What Does Margin of Error Mean?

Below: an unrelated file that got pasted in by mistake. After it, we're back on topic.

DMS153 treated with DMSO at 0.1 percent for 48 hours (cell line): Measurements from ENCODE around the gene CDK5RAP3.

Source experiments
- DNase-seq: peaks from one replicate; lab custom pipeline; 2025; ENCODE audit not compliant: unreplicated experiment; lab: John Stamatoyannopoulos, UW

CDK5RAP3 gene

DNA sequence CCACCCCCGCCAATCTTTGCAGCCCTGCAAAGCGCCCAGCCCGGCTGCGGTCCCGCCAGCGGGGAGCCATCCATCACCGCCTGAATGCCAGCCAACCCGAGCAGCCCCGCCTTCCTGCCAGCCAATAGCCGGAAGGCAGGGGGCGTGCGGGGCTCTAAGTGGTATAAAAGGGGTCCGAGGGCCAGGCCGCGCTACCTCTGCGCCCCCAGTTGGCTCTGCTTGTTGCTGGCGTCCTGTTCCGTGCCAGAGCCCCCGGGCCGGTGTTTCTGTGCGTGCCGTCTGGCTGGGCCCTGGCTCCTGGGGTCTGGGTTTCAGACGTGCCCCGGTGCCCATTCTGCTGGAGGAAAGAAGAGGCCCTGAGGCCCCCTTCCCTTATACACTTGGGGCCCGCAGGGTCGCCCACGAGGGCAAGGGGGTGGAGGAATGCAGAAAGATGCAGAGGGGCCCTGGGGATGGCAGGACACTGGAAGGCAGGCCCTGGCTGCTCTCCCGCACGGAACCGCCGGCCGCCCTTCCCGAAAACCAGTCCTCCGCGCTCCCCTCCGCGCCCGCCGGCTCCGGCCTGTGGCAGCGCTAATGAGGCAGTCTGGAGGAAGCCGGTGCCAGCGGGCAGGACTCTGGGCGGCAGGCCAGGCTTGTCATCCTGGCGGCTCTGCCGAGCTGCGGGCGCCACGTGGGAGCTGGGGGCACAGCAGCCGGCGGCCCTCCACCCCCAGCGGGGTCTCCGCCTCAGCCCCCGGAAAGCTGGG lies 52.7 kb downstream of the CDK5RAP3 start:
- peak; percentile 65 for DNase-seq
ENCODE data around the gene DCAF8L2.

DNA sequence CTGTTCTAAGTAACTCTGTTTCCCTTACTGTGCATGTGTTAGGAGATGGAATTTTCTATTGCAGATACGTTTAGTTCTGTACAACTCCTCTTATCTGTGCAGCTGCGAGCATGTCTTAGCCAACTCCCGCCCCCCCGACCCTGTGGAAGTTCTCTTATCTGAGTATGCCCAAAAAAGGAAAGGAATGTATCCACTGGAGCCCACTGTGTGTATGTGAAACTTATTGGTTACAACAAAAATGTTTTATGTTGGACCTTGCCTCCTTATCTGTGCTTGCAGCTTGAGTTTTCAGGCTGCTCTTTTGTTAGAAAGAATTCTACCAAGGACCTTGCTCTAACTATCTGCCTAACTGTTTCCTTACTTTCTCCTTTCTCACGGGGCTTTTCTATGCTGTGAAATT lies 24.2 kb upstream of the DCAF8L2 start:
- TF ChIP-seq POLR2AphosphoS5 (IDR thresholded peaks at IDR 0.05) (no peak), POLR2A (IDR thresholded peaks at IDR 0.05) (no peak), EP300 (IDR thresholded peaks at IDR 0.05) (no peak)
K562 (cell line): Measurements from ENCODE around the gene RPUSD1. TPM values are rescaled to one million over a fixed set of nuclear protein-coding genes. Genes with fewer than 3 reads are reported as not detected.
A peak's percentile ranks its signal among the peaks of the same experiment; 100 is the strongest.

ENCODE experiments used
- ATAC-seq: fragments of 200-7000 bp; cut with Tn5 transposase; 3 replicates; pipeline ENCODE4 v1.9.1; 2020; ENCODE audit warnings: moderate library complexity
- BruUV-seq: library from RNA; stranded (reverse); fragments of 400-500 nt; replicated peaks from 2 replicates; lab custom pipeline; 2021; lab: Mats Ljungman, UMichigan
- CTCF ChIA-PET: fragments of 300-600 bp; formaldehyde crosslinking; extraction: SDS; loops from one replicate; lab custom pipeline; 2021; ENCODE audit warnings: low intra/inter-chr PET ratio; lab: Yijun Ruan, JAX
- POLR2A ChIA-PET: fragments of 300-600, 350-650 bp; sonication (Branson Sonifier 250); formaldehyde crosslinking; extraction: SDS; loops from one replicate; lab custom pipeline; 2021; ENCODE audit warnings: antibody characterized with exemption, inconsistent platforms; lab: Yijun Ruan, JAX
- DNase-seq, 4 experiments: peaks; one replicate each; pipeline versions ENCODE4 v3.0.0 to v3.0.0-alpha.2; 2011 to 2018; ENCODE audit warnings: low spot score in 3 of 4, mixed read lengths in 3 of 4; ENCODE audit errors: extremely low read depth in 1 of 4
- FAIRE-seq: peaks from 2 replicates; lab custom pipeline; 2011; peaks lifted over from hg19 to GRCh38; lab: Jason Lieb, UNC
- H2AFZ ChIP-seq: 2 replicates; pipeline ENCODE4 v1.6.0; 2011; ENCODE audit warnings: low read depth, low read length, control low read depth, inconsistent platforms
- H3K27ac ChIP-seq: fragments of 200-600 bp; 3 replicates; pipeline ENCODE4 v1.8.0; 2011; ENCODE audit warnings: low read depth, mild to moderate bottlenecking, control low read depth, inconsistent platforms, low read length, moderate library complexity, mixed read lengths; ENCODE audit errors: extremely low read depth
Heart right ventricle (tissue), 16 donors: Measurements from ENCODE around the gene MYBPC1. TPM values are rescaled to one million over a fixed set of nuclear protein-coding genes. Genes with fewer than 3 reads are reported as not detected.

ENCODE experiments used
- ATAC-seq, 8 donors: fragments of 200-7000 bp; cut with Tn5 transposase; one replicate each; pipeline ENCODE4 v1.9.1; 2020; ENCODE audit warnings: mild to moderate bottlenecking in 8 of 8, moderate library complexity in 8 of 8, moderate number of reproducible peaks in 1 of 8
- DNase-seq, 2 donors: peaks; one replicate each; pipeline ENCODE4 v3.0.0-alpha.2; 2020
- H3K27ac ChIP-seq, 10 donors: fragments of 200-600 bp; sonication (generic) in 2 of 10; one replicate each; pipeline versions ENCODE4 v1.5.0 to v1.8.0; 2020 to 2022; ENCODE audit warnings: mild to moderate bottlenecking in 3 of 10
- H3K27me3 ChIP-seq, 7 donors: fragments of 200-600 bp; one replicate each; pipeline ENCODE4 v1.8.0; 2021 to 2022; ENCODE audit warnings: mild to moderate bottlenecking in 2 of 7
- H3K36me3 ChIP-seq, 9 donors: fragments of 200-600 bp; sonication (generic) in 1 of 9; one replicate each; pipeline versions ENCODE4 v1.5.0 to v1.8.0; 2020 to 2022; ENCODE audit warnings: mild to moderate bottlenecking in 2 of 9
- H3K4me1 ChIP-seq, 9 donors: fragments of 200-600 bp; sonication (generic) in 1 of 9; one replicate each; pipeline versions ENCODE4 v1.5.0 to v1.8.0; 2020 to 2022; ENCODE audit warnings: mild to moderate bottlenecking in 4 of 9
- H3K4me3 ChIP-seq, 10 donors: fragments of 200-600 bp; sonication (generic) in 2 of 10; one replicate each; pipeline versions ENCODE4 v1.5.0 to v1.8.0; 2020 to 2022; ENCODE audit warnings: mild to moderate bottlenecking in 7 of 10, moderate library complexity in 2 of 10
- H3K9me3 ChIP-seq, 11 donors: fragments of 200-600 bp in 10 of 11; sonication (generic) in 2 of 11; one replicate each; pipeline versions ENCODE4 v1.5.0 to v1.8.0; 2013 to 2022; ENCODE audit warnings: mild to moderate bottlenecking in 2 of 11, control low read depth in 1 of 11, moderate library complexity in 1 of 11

There is no concept as confusing as ‘Margin of Error.’ It is used a lot but few people understand it. Suppose a polling company calls 1000 randomly selected people in a state that is truly divided 50-50 (say Missouri), they may, simply by accident, happen to call 520 Democrats and 480 Republicans and announce that Claire McCaskill is ahead 52% to 48%. But another company on the same day may happen to get 510 Republicans and 490 Democrats and announce that Jim Talent is ahead 51% to 49%. The variation caused by having such a small sample is called the margin of error and is usually between 2% and 4% for the sample sizes used in state polling. With a margin of error of, say, 3%, a reported 51% really means that there is a 95% chance that the true (unknown) percentage of voters favoring McCaskill falls between 48% and 54% [and a 5% chance that it is outside this (two sigma) range]. In the first above example, with a 3% MoE, the 95% confidence interval for McCaskill is 49% to 55% and for T